t was a day that the Lord made for history on August 28, 2018.
More than 10,000 individuals gathered at OneRace at Stone Mountain, Ga.in order for followers of Christ to repent of racism, overcome it with reconciliation and assert the Church’s role in leadership in overcoming past issues of racial division in America. These numbers include more than 560 pastors and more than 2,000 millenials, according to www.alarryross.com.
The date of OneRace at Stone Mountain is a historical event in that the Ku Klux Klan (KKK) burnt its first cross on top of Stone Mountain in 1915. Approximately 55 years ago, Dr. Martin Luther King, Jr. delivered his, “I Have A Dream,” speech in which he dreamt that freedom would one day ring at Stone Mountain.
“Where in 1915 [the KKK] started burning crosses to the ground, we’re changing that now,” said Billy Humphrey, co-director of OneRace. “Reconciliation is not a matter of a moment but a matter of a movement. It takes time, intentionality and turning hearts toward one another. We are starting that today.”
“Reconciliation is not a matter of a moment but a matter of a movement. It takes time, intentionality and turning hearts toward one another. We are starting that today,” said Billy Humphrey of OneRace said.
OneRace began as a a movement in the Summer of 2016. Its purpose is to end the spirit of racism and release racial reconciliation across Atlanta, the Southeast and America as a whole.
OneRace consists of peoples of many races, such as African, White, Hispanic and several other races. It has two goals: to end dead religion and bring an end to racism.
According to co-operations director of OneRace, Hazen Stevens, dead religion is the practice of a dead relationship with God while racism is the opposite of living out a heart for God and for each other.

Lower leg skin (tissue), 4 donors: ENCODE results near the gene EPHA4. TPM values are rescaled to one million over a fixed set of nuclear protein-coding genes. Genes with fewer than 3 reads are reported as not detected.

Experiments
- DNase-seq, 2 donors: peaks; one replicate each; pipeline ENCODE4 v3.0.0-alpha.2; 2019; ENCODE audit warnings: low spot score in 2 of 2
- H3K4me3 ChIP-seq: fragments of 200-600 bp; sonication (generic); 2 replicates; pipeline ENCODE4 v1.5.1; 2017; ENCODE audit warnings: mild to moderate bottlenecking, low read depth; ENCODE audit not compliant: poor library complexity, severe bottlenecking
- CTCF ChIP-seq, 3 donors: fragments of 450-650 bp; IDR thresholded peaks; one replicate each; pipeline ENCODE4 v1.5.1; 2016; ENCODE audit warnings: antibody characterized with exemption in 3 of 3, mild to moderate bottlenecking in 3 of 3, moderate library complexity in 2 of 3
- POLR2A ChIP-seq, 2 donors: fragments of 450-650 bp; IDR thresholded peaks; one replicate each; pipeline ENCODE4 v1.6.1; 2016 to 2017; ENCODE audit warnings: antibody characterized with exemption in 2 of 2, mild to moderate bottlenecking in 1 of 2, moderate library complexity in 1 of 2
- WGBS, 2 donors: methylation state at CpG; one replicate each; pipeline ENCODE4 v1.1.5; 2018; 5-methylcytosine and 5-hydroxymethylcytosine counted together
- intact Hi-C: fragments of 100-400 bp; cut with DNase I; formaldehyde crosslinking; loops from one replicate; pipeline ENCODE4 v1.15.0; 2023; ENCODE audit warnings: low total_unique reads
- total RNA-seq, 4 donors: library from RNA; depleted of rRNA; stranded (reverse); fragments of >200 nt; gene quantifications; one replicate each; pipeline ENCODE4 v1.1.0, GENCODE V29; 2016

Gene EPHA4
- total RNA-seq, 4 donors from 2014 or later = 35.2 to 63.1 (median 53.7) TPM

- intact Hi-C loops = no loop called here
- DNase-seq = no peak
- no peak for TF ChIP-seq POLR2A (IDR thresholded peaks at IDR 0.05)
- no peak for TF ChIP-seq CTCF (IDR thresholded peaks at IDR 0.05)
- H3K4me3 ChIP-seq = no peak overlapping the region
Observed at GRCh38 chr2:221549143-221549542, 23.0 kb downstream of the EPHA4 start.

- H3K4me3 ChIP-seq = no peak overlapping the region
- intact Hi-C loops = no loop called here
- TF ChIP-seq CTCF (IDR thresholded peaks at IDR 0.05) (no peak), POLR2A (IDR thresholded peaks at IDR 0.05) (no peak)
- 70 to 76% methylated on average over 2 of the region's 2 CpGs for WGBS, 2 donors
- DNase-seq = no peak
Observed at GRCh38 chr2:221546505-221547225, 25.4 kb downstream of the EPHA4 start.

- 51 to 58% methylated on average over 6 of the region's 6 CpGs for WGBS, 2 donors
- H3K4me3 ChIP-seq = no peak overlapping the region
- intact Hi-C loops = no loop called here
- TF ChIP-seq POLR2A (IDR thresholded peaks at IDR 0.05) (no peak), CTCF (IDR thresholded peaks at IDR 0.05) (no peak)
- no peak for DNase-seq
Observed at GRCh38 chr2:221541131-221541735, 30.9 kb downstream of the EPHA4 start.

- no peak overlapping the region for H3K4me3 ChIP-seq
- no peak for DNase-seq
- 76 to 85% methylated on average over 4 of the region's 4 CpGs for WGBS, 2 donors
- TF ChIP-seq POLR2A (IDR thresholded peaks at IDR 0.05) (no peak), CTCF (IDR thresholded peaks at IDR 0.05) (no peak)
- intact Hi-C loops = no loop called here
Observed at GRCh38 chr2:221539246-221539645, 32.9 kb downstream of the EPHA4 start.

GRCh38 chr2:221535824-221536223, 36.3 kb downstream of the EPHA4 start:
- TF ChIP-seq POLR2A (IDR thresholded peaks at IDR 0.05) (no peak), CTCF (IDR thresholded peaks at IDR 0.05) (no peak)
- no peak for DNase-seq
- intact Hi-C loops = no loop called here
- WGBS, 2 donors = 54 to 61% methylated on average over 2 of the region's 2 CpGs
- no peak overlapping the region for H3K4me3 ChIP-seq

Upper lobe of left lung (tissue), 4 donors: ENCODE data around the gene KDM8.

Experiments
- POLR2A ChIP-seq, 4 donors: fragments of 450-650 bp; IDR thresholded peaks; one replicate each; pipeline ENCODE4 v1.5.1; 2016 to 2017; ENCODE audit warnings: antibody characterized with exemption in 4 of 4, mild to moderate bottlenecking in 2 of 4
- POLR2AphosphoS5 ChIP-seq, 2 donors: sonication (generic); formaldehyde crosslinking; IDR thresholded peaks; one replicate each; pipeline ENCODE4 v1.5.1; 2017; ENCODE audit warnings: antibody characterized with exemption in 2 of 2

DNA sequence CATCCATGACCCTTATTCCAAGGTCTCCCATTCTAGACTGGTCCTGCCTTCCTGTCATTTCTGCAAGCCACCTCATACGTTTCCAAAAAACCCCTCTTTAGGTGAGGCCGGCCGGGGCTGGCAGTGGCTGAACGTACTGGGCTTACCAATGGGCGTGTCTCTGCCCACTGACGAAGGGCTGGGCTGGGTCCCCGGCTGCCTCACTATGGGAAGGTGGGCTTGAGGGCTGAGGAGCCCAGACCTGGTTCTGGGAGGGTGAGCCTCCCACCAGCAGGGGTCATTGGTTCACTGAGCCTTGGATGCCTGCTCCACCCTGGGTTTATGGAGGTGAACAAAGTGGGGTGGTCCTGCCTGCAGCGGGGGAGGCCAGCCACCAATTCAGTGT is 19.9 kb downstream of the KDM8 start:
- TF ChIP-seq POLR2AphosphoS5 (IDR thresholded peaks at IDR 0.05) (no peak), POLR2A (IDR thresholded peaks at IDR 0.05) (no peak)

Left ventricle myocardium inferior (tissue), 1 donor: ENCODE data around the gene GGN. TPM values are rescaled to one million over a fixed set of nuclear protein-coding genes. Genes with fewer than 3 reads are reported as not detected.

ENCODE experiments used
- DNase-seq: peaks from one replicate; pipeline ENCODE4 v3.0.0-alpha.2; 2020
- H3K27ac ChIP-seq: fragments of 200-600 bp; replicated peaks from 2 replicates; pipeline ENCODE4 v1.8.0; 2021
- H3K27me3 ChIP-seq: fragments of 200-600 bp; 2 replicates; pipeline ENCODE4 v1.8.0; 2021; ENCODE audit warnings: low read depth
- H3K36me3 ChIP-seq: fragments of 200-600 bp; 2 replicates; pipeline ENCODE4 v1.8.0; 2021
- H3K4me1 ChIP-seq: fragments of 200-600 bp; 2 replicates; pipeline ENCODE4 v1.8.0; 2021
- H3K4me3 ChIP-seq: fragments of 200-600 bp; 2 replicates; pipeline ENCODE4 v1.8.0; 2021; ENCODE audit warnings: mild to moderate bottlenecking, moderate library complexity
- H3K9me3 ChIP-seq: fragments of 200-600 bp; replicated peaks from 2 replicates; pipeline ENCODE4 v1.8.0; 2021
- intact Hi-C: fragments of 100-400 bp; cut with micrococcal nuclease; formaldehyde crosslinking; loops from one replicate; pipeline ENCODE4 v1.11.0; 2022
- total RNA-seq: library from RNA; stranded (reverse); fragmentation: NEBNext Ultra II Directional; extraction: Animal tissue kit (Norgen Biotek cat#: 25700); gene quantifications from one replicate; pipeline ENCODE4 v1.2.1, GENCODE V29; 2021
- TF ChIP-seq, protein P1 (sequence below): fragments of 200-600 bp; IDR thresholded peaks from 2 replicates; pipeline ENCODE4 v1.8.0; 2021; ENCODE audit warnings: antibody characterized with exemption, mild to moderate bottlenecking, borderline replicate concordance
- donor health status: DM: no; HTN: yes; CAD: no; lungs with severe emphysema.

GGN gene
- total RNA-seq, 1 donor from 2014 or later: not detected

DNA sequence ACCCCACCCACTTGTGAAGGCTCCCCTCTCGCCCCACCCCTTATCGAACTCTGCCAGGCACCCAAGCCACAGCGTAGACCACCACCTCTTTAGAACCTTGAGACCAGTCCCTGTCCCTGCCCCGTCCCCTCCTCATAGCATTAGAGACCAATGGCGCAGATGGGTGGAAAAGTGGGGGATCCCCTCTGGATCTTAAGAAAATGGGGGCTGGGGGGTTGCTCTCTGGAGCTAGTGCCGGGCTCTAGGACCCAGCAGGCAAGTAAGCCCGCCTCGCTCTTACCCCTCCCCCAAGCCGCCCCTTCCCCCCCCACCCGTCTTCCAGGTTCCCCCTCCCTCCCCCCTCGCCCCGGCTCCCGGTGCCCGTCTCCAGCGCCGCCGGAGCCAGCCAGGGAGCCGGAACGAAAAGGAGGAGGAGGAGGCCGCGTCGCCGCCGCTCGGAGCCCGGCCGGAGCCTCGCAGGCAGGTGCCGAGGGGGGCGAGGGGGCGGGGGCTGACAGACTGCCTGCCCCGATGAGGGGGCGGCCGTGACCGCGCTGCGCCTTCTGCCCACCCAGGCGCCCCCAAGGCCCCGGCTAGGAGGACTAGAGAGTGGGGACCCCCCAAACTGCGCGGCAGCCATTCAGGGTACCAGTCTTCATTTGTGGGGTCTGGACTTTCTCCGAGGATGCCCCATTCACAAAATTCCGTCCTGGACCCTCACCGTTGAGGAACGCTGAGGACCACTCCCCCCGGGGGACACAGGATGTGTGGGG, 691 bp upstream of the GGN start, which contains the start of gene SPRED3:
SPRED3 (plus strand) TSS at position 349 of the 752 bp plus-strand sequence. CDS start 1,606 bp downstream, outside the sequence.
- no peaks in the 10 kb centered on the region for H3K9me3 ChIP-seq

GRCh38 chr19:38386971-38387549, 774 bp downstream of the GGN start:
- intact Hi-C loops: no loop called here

“The purpose of OneRace at Stone Mountain is to unify around the person of Jesus,” Stevens told Atlanta Christian Voice. “We felt like this time was a time to express our unity through prayer, worship and build our depth through relationships.”
“We felt like this time was a time to express our unity through prayer, worship and build our depth through relationships,” Stevens told Atlanta Christian Voice.
Many guest speakers came to OneRace at Stone Mountain, including Dr. Alveda King, the niece of Dr. King, Bishop Harry Jackson of The Reconciled Church, Dr. Doug Stringer of Somebody Cares and Rev. Tony Suarez of the National Christian Hispanic Leadership Conference.
Worship was led from various musicians at OneRace at Stone Mountain, such as Influencers Worship, Eddie James, Shane & Shane, Perimeter Worship, Victory World Music, Travis Greene, United Pursuit and Tasha Cobbs Leonard.
Throughout the event, church leaders and attendees were reminded of the Church’s important role in leading the way for reconciliation, according to www.alarryross.com.
“We choose to love beyond our own race, culture and ethnicity,” said Bishop Garland Hunt, co-director of OneRace. “We commit as a generation to love one another.”
OneRace at Stone Mountain ended with a focus to encourage attendees to spread OneRace across America and commmit to unity and brotherhood.
“We want to be a reconciling people to be revived in heart and to have a heart that loves God through our own lives,” Hazens said. “Wherever unity is present, there is strength. We want to honor God through honoring each other.”